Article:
See our Best of Detroit 2020 winners.

Wednesday, October 13, 1999

Blowin' out

Posted By on Wed, Oct 13, 1999 at 12:00 AM

Clarinetist Don Byron – whose open-minded approach to jazz has taken him all over the map, from the politics of the Tuskegee experiments to the inner reaches of klezmer – has sometimes frustrated fans by generating more originality than heat. But on his latest effort, he leads a quartet (with Bill Frisell, guitar; Drew Gress, bass; Jack DeJohnette, drums) back into the fold to stretch out. From the get-go, on Duke Ellington’s "A Mural from Two Perspectives," Byron glides over a spacious pocket laid down by Frisell basking in the chordal memory of guitar traffic controller Jim Hall’s work with Jimmy Giuffre and Sonny Rollins. This laid-back, airy feeling becomes a reference point for the set, as Lennon-McCartney’s "I’ll Follow the Sun" and Herbie Hancock’s "One Finger Snap" are taken to head-bobbing, finger-popping heaven, with the leader’s sideways-sliding, off-balance phrasing recalling Pee Wee Russell.

Byron’s own compositions find him in more various moods: from the lovely ballad, "Sad Twilight" (with Frisell’s elegantly weighted solo) to the romping "Bernhard Goetz, James Ramseur and Me" (the rhythm section letting all hell break loose under Byron and Frisell’s communions with spirits of improvisers past), to the instantly classic "Homegoing" (mysterioso Latin melody + funky speculative solos + superb rhythm work = what you crave). By set’s end, Byron turns tenderly elegiac on "Basquiat" (an homage to the late young lion of modern painting), outtamyway groovin’ on Juan Tizol’s "Perdido" and sonic-adventurous on "Closer to Home" (the second reference to where you live on this back-to-the-sources collection). All good.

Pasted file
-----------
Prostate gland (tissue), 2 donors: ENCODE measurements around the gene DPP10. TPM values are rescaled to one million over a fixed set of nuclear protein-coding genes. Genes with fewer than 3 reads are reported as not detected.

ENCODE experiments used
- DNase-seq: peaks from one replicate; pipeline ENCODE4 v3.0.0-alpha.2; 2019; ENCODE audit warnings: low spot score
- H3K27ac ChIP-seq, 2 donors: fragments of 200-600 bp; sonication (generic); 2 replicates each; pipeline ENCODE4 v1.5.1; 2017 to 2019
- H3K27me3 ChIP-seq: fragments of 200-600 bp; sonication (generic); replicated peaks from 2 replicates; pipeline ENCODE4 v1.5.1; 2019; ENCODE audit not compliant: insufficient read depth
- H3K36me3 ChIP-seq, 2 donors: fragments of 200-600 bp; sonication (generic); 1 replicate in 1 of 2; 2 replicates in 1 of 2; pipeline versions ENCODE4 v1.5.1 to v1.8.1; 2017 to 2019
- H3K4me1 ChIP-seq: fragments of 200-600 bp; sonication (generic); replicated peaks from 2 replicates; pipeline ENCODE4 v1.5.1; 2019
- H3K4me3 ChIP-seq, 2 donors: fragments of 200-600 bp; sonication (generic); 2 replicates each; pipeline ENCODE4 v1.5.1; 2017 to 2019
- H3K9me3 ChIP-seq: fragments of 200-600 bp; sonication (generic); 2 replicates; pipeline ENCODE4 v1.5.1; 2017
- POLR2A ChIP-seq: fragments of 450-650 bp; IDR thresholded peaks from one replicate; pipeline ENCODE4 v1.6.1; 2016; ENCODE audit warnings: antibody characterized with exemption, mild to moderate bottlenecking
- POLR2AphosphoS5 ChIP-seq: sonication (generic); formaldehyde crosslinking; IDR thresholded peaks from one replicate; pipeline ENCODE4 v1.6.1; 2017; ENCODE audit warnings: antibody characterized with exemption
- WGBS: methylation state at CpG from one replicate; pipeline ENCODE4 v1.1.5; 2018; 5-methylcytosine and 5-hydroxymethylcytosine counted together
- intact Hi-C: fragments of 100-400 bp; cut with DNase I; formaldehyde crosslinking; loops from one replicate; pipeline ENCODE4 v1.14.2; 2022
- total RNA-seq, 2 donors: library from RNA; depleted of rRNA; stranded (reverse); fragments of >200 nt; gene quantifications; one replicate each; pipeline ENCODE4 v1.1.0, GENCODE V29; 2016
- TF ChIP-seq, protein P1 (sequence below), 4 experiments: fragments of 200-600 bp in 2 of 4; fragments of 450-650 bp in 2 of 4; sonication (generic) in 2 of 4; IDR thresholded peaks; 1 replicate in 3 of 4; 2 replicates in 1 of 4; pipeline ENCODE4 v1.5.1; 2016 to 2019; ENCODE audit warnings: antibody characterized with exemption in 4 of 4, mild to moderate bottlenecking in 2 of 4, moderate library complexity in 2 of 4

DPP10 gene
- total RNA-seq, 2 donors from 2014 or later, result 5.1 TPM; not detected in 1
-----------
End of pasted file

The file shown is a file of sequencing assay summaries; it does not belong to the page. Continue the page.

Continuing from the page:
Tags:

We welcome readers to submit letters regarding articles and content in Detroit Metro Times. Letters should be a minimum of 150 words, refer to content that has appeared on Detroit Metro Times, and must include the writer's full name, address, and phone number for verification purposes. No attachments will be considered. Writers of letters selected for publication will be notified via email. Letters may be edited and shortened for space.

Email us at letters@metrotimes.com.

Detroit Metro Times works for you, and your support is essential.

Our small but mighty local team works tirelessly to bring you high-quality, uncensored news and cultural coverage of Detroit and beyond.

Unlike many newspapers, ours is free – and we'd like to keep it that way, because we believe, now more than ever, everyone deserves access to accurate, independent coverage of their community.

Whether it's a one-time acknowledgement of this article or an ongoing pledge, your support helps keep Detroit's true free press free.

More by George Tysh

Read the Digital Print Issue

November 25, 2020

View more issues

Newsletters

Never miss a beat

Sign Up Now

Subscribe now to get the latest news delivered right to your inbox.

Best Things to Do In Detroit

© 2020 Detroit Metro Times - Contact Us

Website powered by Foundation